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Patients with severe non-inflammatory respiratory disease face anaemia risk
31 March 2011
A study of nearly 600 patients with severe non-inflammatory respiratory disease has found that a significant percentage also suffered from anaemia, according to the April issue of IJCP, the International Journal of Clinical Practice.
“The links between chronic obstructive pulmonary disease and anaemia are already well known, but our study also shows that anaemia is frequently found in patients with severe non-inflammatory respiratory diseases” says lead author Dr Florian Kollert from the Department of Rheumatology and Clinical Immunology, University Medical Centre, Freiburg, Germany.
Patients with chronic respiratory failure who had been discharged from the hospital to receive home mechanical ventilation over a 15-year period were retrospectively reviewed. Just over half of the patients (55 per cent) had obstructive disease and the rest had restrictive disease.
The research team discovered that 13 per cent of the patients had anaemia, with statistically similar levels in the restrictive disease group (approximately 12 per cent) and obstructive disease group (approximately 15 per cent).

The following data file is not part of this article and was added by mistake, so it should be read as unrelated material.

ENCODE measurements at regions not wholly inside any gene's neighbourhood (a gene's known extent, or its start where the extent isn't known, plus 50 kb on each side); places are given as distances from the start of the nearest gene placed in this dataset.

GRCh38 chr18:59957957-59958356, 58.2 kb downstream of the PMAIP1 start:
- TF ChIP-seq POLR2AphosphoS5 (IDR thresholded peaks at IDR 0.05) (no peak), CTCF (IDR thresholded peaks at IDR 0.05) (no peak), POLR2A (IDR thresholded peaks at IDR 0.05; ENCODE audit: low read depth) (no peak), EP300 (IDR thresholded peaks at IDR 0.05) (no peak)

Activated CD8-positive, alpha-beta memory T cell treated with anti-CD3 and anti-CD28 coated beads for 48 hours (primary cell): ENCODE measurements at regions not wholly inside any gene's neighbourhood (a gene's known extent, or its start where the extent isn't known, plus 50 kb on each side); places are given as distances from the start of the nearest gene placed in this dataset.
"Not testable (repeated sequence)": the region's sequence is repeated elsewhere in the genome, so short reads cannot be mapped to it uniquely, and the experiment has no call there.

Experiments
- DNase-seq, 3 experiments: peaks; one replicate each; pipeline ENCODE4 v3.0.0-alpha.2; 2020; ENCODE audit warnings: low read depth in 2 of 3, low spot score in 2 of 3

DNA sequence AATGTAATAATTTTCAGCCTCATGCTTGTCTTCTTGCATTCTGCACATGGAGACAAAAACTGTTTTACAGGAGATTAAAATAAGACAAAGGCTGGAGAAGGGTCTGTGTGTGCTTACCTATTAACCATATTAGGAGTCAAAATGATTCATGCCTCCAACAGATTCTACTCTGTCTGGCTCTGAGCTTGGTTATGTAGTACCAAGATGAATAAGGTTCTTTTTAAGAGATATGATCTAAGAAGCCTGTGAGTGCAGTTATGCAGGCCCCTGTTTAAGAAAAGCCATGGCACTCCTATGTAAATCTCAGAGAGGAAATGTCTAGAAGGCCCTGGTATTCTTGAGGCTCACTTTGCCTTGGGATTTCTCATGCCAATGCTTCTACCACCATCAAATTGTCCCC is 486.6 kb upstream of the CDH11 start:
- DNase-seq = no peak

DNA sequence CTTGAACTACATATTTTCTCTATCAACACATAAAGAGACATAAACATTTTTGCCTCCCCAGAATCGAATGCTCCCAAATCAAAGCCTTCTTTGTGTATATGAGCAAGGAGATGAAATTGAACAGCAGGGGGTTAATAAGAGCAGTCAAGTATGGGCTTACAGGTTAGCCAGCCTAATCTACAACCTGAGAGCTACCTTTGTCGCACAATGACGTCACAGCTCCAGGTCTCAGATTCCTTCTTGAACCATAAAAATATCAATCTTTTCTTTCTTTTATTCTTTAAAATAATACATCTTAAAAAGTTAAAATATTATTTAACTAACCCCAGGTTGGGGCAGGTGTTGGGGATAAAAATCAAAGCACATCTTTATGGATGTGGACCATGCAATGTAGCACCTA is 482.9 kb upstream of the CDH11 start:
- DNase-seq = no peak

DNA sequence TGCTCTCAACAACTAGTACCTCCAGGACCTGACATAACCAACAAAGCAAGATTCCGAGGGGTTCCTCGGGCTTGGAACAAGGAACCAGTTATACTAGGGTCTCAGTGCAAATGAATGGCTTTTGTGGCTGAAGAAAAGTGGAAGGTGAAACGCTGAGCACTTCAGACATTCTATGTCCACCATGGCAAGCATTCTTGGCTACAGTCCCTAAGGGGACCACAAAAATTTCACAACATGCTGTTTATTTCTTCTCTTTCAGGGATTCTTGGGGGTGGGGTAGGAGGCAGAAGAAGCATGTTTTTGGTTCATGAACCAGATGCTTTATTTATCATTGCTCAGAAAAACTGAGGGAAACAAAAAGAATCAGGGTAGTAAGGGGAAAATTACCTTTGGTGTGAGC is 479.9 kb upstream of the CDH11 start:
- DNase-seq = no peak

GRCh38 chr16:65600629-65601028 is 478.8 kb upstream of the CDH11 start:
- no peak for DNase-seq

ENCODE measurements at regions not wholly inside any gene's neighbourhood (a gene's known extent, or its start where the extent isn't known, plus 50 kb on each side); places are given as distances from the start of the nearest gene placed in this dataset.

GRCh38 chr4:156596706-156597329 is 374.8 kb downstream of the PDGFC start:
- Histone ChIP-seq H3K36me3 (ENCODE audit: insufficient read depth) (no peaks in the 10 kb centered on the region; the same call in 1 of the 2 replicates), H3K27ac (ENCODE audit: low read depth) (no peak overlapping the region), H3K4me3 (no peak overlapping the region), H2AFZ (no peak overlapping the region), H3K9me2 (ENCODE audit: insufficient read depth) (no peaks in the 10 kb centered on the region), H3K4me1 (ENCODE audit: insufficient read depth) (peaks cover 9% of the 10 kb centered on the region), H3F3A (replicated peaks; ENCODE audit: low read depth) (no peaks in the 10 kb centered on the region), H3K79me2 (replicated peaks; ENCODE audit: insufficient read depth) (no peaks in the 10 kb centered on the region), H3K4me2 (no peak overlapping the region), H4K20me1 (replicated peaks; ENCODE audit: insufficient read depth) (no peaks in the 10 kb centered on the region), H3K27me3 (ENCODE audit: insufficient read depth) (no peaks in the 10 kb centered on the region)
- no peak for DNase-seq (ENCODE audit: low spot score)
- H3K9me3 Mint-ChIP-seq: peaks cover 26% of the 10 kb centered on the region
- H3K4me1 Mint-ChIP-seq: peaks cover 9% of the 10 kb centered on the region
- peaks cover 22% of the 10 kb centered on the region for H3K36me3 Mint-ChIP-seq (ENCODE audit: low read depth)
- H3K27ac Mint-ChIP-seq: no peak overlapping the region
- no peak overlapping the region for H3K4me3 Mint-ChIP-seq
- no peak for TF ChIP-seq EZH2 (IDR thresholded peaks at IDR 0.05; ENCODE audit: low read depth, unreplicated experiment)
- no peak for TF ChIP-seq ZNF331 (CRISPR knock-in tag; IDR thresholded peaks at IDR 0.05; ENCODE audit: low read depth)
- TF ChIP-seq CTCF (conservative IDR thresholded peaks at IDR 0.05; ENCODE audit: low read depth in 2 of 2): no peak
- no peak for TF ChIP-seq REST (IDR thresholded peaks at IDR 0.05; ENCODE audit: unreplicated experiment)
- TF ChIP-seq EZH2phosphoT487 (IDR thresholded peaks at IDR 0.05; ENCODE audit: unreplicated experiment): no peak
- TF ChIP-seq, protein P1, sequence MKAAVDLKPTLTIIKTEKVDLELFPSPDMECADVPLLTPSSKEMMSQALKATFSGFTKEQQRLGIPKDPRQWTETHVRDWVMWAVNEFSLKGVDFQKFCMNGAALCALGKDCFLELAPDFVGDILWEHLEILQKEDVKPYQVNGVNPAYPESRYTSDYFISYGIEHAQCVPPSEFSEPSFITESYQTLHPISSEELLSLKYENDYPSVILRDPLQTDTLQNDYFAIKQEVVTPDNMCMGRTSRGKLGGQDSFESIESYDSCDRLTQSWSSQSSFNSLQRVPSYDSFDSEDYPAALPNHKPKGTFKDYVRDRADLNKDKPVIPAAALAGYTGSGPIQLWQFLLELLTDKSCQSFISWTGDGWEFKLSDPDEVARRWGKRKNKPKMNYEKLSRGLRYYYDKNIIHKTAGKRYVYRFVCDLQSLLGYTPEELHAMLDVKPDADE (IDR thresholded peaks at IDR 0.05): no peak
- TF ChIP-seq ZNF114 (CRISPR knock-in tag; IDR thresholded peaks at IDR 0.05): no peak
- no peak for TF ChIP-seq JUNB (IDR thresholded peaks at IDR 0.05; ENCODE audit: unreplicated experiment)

Other key findings included:
· Overall, patients were more likely to have anaemia if they were older, had a number of other health problems and poor nutrition. The authors suggest that this indicates anaemia could be caused by multiple factors in these patients.
· Men with obstructive disease were more than twice as likely to have anaemia as women with the same condition (18 per cent versus eight per cent).
· Anaemic patients with obstructive disease tended to be approximately five years older than those without anaemia and have higher rates of coronary heart disease, cardiac arrhythmia and diabetes mellitus. They also tended to have a lower body mass index and lower total protein levels than patients without anaemia.
· Patients with restrictive disease and anaemia tended to be older and have a lower white blood cell count.
“Our study systematically examined the prevalence of anaemia in a large cohort of patients with chronic respiratory failure and different types of underlying respiratory disorders” says Dr Kollert.
“The results indicate that anaemia is a regular phenomenon in severe respiratory disorder, not just as a result of systemic inflammation.
“We believe our findings underline the importance of clinicians being aware of the high prevalence of anaemia in respiratory disease and the need to regularly check potential nutritional deficiencies in these patients. Further research is needed to determine whether treatment for anaemia will prove beneficial in respiratory disease.”